Edition 42 - Lecturer Satoshi Okada

A World First! RORC Gene Defects Identified as the Cause of Primary Immunodeficiencies in Humans

We talked to Dr. Satoshi Okada, lecturer in Integrated Health Sciences at the Institute of Biomedical & Health Sciences.

(Interview: February 5, 2016, by PR Group)


Lecturer Satoshi Okada is researching primary immunodeficiencies, mainly focusing on severe congenital neutropenia. Conducting joint research with Professor Jean-Laurent Casanova and others at The Rockefeller University in the U.S.A., Dr. Okada succeeded in identifying the gene responsible for a primary immunodeficiency that simultaneously causes chronic mucocutaneous candidiasis and Mendelian susceptibility to mycobacterial infections. The outcome of this study was published in July 2015 in the online edition of the U.S. scientific journal Science.

*The published paper can be found here.

It is hoped that this discovery will not only assist in understanding the pathology and prognosis of primary immunodeficiencies resulting from congenital genetic disorders, but also lead to the development of therapies for such conditions. We talked to Dr. Okada about the background to his discovery of the responsible gene and the prospects that it offers for the future.

Research focused on immunity

The immune system protects the body by fighting any bacteria and fungi that have gained access to it. Primary immunodeficiencies – the subject of Dr. Okada’s research – are disorders in which a person’s immune system fails to function properly from the time when they are born. If a person’s immune system does not function normally, they become more prone to infectious diseases and the aggravation thereof. Most congenital immune function abnormalities are thought to be caused by gene defects, so Dr. Okada is conducting research aimed at identifying the genes responsible for them and unraveling their pathology.

Dr. Okada says, “My research involves unraveling the mystery of genetic abnormalities.”

Humans are known to have around 22,000 genes, which function as a blueprint for life itself. Genetic disorders are closely linked to the onset of disease, so genetic analysis, in the form of genetic diagnosis, has recently begun to be used in patient diagnosis, as well. Previously, we had to analyze each individual target gene for genetic diagnosis. However, next-generation sequencers – devices capable of decoding a large volume of DNA base sequences quickly – began to be introduced in 2009 or thereabouts, making it easier to identify genetic mutations.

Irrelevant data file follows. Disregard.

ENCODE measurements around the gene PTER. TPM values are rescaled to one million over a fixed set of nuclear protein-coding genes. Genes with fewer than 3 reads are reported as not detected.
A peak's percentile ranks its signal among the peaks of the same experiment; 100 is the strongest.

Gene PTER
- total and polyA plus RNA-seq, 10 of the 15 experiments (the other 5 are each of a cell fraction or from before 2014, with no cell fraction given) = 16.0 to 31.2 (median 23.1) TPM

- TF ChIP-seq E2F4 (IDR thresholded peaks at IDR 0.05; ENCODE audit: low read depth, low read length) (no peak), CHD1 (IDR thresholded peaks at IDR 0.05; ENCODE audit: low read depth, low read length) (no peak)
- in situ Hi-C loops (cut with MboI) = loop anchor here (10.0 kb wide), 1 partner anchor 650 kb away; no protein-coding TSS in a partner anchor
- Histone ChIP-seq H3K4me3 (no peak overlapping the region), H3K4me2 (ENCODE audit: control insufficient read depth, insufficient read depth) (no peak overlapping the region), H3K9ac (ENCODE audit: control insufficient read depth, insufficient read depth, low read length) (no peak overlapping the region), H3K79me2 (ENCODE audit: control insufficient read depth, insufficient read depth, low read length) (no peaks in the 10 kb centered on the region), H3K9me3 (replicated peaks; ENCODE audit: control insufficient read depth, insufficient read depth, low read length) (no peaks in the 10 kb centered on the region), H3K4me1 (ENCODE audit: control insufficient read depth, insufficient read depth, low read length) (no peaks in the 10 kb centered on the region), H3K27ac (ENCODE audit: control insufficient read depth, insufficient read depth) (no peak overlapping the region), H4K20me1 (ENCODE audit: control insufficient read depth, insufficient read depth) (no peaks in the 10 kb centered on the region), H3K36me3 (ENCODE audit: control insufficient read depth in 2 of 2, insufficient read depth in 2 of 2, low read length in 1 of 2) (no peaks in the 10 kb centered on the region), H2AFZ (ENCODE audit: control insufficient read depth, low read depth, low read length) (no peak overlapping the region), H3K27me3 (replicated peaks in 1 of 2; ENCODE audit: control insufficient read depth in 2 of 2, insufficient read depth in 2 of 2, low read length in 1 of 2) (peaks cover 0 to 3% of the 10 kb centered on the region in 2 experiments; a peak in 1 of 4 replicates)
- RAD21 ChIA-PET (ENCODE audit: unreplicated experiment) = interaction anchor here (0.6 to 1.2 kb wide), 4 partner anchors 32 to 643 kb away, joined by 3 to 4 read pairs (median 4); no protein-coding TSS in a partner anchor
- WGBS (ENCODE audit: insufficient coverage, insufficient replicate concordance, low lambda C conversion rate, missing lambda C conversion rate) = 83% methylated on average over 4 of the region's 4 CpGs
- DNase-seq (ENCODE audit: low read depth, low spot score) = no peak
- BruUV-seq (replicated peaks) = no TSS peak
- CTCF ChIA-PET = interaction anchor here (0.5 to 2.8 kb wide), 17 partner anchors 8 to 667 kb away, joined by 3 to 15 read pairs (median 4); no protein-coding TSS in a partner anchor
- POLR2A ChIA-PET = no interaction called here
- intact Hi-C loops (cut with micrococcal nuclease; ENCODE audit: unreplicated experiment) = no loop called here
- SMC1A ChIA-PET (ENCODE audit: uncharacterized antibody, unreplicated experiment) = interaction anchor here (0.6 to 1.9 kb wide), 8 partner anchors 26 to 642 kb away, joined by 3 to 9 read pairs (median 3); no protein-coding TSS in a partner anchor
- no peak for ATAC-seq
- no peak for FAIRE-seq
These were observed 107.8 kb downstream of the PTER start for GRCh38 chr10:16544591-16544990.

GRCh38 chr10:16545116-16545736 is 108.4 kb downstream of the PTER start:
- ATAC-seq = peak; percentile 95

Breakthrough triggered by the unexpected discovery of a protein

While Dr. Okada was looking over a list of mutated genes in a patient with a mycobacterial infection, which a next-generation sequencer had analyzed, the gene RORC happened to catch his eye. RORC is a gene that encodes RORγt. A molecule that has recently become the focus of attention, RORγt is a protein that plays a role in the differentiation of Th17 cells, which are crucial to the elimination of bacteria that have entered the body, as well as fungi adhering to mucosal surfaces.

“Th17 cells produce interleukin-17. I knew to some extent from previous research that interleukin-17 is crucial in guarding against candida infections of the mucosa. Accordingly, I expected to find candidiasis in this patient with a RORγt defect. However, analysis of data from the patient, who had a severe mycobacterial infection, revealed an abnormality in the RORC gene, which really surprised me at first. It occurred to me that if I studied this patient, it might lead to a breakthrough in understanding the unknown functions of the RORC gene, RORγt, and Th17 cells,” says Dr. Okada, reflecting on the beginning of this study.

The first identification of germline bi-allelic mutations in the RORC gene in humans

As a result of analysis, Dr. Okada identified the RORC gene mutation found in the patient as a loss-of-function mutation that impaired the function of the gene. This was the first time in the world that a patient born lacking RORC gene function had been discovered. Through the discovery of this patient, the research team verified that the phenotypes* found in mice with defective Rorc genes (such as lack of peripheral lymph nodes, thymic hypoplasia, and reduced Th17 cells) were also found in humans.

(*) Phenotype: A trait encoded by a gene and expressed in an organism